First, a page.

This flower has seven petals (including the center). That’s because there are seven sides to You, or seven ways of thinking about yourself, or seven ways of describing who you are: My Favorite Knowledges or Fields of Interest; My Preferred Kinds of People to Work with; What I Can Do and Love to Do (My Favorite Transferable Skills); My Favorite Working Conditions; My Preferred Salary and Level of Responsibility; My Preferred Place to Live; My Goal, Purpose, or Mission in Life.

Maintaining clarity, learning agility, and identifying development plans have become elevated to new and critical importance, if we are to maintain choice. As a result I’ve added the following four emphases to “Rich’s Flower”: Have, do, learn, and give.

Chapter 8: You Get to Choose Where You Work

First, You Need to Find Out What Careers or Jobs Your Flower Points To: If possible, you or they must combine two or three of your knowledges (fields) into one specialty: that’s what can make you unique, with very little competition from others.

Second, You Need to Try on Careers Before You Decide Which Ones to Pursue: So you need to go talk to people who are already doing the kind of job or career that you’re thinking about.

Third, You Need to Find Out What Kinds of Organizations Have Such Jobs: Before you think of individual places where you might like to work, it is helpful to stop and think of all the kinds of places where one might get hired.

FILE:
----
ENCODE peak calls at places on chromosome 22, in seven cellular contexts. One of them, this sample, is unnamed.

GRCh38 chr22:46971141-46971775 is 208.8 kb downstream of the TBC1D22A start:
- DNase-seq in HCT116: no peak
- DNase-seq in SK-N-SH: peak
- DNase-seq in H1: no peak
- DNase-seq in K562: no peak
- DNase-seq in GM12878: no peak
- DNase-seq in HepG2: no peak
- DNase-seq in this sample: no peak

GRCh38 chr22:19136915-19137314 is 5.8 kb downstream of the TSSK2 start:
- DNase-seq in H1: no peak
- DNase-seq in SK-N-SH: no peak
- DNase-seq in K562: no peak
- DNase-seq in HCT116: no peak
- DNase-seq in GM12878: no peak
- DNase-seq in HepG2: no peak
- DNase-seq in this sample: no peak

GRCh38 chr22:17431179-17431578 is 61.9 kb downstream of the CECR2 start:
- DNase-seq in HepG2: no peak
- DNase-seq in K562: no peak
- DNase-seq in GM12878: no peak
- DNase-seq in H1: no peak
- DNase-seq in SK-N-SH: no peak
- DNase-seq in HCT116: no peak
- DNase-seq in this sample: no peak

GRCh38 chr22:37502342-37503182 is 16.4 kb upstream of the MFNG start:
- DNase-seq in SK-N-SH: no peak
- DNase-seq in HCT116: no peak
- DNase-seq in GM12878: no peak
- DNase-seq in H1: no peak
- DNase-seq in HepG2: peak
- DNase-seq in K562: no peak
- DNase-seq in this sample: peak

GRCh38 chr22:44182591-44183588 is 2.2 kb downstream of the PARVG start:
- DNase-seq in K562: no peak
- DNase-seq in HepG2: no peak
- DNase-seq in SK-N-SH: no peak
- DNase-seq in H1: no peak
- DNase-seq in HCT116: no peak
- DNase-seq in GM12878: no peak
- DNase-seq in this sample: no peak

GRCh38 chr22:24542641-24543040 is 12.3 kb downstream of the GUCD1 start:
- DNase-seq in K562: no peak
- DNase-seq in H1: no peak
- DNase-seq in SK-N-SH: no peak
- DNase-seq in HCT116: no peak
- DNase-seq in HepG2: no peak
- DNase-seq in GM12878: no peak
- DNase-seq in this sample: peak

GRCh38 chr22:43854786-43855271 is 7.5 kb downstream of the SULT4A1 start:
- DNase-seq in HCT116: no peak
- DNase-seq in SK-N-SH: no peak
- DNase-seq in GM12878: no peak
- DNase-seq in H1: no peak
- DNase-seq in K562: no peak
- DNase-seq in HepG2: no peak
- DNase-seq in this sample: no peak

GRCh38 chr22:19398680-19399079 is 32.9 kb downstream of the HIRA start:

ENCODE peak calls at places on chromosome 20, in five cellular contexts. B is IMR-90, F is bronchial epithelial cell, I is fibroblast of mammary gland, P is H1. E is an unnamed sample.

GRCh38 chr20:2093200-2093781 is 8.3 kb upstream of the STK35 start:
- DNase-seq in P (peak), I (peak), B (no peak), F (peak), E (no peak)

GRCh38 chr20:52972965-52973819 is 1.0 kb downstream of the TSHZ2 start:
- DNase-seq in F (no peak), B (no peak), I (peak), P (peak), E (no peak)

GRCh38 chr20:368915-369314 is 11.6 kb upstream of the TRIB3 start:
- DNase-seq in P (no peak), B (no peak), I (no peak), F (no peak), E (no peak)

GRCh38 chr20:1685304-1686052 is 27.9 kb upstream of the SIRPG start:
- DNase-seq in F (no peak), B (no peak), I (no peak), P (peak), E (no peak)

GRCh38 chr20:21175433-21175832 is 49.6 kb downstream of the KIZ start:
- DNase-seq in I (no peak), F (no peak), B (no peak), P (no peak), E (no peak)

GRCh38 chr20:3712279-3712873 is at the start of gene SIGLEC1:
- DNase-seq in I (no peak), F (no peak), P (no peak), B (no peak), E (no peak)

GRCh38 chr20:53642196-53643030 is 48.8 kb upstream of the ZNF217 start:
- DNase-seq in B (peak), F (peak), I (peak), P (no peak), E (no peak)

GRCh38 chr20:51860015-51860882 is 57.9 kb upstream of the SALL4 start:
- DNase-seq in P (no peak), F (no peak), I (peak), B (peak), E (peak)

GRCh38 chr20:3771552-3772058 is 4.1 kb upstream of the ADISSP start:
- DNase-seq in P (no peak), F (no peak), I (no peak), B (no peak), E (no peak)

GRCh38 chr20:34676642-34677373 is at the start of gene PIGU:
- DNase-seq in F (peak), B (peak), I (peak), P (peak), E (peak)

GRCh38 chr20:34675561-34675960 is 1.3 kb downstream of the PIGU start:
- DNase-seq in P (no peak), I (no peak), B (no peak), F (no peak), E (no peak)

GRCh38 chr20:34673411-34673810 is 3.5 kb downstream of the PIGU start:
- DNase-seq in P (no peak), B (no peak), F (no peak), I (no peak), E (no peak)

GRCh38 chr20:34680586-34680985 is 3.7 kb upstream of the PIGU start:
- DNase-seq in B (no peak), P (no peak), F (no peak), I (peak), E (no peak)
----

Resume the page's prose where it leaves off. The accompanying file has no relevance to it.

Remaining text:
Fourth, You Need to Find Names of Particular Places That Interest You: For a successful job-hunt you should choose places based on your interest in them, and not wait for them to open up a vacancy.

Fifth, You Need to Learn as Much as You Can About a Place Before Formally Approaching Them: What kind of work they do there. Their style of working. Their so-called corporate culture. And what kinds of goals they are trying to achieve, what obstacles or challenges they are running into, and how your skills and knowledges can help them… Secondly, you want to find out if you would enjoy working there.

A Final Word, Contacts: I call such a contact a “Bridge-Person.” What I mean by that title, is that they know you; and they know them (your target), and thus bridge the gap between you and a job there.

Chapter 9: How to Deal with Any Handicaps You Have

You can only have a handicap will keep some employers from hiring you. No matter what handicap you have, or think you have, it cannot possibly keep you from getting hired anywhere in the world.

An alternative way of dealing with a dream killer is to search for jobs similar to the one you hunger to do, but can’t.